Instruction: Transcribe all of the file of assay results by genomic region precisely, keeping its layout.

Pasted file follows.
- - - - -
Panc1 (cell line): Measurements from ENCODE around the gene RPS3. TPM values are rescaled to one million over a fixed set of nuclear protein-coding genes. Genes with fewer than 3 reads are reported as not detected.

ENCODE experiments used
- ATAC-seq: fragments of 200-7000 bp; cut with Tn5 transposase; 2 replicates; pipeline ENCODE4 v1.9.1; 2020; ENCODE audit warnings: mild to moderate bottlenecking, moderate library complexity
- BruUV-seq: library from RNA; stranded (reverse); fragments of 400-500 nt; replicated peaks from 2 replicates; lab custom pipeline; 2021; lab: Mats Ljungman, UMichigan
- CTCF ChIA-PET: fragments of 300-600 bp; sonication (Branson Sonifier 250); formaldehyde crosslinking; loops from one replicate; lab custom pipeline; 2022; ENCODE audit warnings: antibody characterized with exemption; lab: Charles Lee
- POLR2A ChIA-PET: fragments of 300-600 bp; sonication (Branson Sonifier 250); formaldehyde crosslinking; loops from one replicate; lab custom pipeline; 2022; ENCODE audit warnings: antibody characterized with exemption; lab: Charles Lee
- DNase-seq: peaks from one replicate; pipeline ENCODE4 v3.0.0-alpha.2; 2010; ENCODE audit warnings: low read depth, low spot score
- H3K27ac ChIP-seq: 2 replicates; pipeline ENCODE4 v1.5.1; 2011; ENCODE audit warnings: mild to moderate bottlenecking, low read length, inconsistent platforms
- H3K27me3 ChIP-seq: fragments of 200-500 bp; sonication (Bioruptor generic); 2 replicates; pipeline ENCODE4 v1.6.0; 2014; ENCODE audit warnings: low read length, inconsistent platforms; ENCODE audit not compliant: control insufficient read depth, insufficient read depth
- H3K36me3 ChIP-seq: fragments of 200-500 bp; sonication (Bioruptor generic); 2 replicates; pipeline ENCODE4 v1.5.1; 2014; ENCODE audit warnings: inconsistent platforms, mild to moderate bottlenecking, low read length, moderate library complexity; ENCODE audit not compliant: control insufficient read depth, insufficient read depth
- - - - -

Panc1 (cell line): Measurements from ENCODE around the gene RPS3. TPM values are rescaled to one million over a fixed set of nuclear protein-coding genes. Genes with fewer than 3 reads are reported as not detected.

ENCODE experiments used
- ATAC-seq: fragments of 200-7000 bp; cut with Tn5 transposase; 2 replicates; pipeline ENCODE4 v1.9.1; 2020; ENCODE audit warnings: mild to moderate bottlenecking, moderate library complexity
- BruUV-seq: library from RNA; stranded (reverse); fragments of 400-500 nt; replicated peaks from 2 replicates; lab custom pipeline; 2021; lab: Mats Ljungman, UMichigan
- CTCF ChIA-PET: fragments of 300-600 bp; sonication (Branson Sonifier 250); formaldehyde crosslinking; loops from one replicate; lab custom pipeline; 2022; ENCODE audit warnings: antibody characterized with exemption; lab: Charles Lee
- POLR2A ChIA-PET: fragments of 300-600 bp; sonication (Branson Sonifier 250); formaldehyde crosslinking; loops from one replicate; lab custom pipeline; 2022; ENCODE audit warnings: antibody characterized with exemption; lab: Charles Lee
- DNase-seq: peaks from one replicate; pipeline ENCODE4 v3.0.0-alpha.2; 2010; ENCODE audit warnings: low read depth, low spot score
- H3K27ac ChIP-seq: 2 replicates; pipeline ENCODE4 v1.5.1; 2011; ENCODE audit warnings: mild to moderate bottlenecking, low read length, inconsistent platforms
- H3K27me3 ChIP-seq: fragments of 200-500 bp; sonication (Bioruptor generic); 2 replicates; pipeline ENCODE4 v1.6.0; 2014; ENCODE audit warnings: low read length, inconsistent platforms; ENCODE audit not compliant: control insufficient read depth, insufficient read depth
- H3K36me3 ChIP-seq: fragments of 200-500 bp; sonication (Bioruptor generic); 2 replicates; pipeline ENCODE4 v1.5.1; 2014; ENCODE audit warnings: inconsistent platforms, mild to moderate bottlenecking, low read length, moderate library complexity; ENCODE audit not compliant: control insufficient read depth, insufficient read depth